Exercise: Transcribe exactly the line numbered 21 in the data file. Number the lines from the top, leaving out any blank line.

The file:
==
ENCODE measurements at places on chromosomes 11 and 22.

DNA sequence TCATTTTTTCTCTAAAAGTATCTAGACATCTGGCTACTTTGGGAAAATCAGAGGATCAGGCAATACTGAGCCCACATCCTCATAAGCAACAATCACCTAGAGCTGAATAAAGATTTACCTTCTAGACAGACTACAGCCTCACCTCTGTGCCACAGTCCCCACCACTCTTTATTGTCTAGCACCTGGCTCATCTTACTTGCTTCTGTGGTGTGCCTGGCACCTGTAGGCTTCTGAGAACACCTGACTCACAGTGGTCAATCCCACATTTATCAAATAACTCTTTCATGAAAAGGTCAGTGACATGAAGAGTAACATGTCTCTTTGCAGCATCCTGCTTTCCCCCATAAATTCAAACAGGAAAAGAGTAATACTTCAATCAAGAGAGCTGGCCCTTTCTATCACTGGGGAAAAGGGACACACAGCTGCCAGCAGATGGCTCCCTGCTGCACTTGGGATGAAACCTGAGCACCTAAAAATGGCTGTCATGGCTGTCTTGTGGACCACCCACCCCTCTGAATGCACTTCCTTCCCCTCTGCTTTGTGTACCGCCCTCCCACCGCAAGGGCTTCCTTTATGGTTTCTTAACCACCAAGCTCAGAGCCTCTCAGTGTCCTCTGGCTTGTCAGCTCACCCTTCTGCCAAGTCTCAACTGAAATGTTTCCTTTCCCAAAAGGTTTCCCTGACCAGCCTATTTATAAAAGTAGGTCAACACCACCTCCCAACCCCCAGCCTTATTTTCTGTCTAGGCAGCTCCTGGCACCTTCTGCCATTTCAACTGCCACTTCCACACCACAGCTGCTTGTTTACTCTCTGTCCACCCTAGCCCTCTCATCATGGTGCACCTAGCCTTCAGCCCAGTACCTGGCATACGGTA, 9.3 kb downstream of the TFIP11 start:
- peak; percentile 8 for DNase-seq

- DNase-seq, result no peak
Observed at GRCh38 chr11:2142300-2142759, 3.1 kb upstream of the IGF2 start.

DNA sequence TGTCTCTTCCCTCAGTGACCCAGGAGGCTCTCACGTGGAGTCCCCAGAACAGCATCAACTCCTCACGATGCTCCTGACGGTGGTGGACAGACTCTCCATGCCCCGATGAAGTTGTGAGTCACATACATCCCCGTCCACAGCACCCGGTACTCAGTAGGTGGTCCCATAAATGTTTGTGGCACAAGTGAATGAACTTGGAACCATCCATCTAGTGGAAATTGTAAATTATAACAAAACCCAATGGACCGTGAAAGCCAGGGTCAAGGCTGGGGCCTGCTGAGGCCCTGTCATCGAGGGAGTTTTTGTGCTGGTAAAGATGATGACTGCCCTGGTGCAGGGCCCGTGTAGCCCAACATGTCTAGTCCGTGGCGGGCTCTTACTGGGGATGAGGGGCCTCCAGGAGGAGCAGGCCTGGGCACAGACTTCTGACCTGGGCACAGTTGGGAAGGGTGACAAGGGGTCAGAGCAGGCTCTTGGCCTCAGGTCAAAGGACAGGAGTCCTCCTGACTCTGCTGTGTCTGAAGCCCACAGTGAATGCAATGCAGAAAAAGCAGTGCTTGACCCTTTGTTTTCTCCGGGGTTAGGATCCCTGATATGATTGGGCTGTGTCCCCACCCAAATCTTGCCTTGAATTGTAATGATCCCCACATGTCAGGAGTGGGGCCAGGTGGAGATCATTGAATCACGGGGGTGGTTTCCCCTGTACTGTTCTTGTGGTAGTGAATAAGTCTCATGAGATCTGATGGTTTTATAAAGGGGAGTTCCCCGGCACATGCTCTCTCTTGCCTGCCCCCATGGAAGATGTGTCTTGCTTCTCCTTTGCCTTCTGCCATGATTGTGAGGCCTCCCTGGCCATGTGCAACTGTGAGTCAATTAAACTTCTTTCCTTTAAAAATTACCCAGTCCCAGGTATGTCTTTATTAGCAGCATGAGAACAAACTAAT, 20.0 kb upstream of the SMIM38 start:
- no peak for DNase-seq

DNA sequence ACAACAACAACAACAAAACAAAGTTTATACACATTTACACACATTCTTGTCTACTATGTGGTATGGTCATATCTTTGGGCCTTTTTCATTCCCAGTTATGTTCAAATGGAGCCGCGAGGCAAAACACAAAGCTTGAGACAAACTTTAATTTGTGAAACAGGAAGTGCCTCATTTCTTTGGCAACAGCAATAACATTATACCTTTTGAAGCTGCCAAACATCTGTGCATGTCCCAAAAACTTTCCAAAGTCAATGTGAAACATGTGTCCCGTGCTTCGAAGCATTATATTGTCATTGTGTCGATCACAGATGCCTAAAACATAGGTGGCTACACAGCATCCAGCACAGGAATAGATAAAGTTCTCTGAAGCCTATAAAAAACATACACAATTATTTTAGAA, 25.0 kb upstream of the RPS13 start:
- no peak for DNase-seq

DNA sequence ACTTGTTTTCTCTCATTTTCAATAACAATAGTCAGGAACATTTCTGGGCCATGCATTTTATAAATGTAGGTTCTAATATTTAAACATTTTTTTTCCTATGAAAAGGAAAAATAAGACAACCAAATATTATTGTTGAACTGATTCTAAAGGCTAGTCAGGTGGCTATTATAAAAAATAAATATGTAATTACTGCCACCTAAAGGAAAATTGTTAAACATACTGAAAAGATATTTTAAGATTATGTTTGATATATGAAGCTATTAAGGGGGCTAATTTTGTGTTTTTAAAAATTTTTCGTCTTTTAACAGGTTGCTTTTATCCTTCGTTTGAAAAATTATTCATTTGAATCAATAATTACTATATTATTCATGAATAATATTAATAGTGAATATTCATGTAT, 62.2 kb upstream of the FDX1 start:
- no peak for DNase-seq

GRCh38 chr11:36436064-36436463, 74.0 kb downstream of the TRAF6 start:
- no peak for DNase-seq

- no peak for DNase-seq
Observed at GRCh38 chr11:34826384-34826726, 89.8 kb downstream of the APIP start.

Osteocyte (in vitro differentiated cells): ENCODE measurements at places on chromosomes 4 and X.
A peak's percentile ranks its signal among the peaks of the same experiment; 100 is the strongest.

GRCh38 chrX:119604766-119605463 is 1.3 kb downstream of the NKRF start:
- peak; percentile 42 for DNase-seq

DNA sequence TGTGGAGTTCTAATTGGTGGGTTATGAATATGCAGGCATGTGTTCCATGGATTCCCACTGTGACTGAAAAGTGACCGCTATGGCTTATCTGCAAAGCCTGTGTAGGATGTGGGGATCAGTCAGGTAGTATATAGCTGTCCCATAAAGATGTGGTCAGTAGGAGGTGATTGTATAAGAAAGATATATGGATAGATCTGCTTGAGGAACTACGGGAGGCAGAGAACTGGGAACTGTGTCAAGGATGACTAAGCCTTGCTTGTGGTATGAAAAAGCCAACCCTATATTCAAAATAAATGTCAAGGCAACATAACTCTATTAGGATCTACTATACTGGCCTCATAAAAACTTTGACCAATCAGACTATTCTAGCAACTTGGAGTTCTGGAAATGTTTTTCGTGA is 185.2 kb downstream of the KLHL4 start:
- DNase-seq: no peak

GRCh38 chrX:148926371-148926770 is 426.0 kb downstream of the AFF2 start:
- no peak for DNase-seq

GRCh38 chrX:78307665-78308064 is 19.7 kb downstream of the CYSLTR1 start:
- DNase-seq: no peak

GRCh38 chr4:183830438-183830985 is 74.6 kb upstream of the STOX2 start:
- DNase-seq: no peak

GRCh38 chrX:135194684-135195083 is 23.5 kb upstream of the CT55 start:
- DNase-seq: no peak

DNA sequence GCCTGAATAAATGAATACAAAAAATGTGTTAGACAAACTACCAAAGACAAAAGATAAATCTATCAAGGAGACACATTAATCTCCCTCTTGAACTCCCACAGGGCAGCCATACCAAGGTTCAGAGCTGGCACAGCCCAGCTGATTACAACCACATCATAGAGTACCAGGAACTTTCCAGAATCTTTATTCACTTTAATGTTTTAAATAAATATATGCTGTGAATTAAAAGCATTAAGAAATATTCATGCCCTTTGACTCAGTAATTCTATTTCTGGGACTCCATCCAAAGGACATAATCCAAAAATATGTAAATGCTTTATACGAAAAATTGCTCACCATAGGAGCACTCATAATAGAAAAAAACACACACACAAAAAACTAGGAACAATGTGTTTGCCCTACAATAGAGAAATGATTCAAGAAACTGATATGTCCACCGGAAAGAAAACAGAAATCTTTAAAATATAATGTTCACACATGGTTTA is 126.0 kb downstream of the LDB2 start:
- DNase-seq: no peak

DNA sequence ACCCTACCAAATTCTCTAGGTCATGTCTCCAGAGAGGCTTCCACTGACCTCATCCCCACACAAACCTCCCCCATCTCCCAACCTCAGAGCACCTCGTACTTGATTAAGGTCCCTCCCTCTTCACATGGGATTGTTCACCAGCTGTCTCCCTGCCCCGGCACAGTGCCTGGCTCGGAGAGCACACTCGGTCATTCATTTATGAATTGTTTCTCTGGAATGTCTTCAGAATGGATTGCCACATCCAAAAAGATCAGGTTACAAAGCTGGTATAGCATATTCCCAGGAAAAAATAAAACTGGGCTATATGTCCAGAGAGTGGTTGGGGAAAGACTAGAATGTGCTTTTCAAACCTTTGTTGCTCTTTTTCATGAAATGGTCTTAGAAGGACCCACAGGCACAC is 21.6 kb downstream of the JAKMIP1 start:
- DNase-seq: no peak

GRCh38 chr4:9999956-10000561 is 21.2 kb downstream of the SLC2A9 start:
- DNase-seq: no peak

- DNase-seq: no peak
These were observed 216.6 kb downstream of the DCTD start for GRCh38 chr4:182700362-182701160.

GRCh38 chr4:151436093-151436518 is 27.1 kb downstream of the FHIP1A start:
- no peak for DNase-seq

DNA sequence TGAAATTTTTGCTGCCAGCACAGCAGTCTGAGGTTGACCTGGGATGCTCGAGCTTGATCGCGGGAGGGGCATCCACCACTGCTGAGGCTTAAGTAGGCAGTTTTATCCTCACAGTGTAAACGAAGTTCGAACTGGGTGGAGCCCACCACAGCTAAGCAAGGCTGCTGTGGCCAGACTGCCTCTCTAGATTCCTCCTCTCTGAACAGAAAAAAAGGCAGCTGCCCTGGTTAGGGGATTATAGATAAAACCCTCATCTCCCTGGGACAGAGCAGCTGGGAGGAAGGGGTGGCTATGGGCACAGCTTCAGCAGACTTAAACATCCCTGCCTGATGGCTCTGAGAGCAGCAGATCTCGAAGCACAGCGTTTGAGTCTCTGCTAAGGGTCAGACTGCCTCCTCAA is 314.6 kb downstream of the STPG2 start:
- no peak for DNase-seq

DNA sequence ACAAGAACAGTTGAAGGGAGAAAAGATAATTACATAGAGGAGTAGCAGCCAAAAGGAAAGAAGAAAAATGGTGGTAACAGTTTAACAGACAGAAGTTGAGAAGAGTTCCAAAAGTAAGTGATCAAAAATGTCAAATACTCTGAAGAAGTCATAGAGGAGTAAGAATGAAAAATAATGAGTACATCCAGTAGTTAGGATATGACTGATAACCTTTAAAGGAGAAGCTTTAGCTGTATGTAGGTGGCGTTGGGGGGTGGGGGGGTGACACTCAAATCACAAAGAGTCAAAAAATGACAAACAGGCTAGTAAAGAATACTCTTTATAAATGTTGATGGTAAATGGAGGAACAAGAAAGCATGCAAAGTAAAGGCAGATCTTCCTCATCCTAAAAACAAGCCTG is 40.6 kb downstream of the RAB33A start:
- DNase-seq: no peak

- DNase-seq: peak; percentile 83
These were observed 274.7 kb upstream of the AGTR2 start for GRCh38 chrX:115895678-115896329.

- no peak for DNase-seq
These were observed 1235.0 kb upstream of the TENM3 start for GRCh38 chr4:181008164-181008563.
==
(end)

- DNase-seq: no peak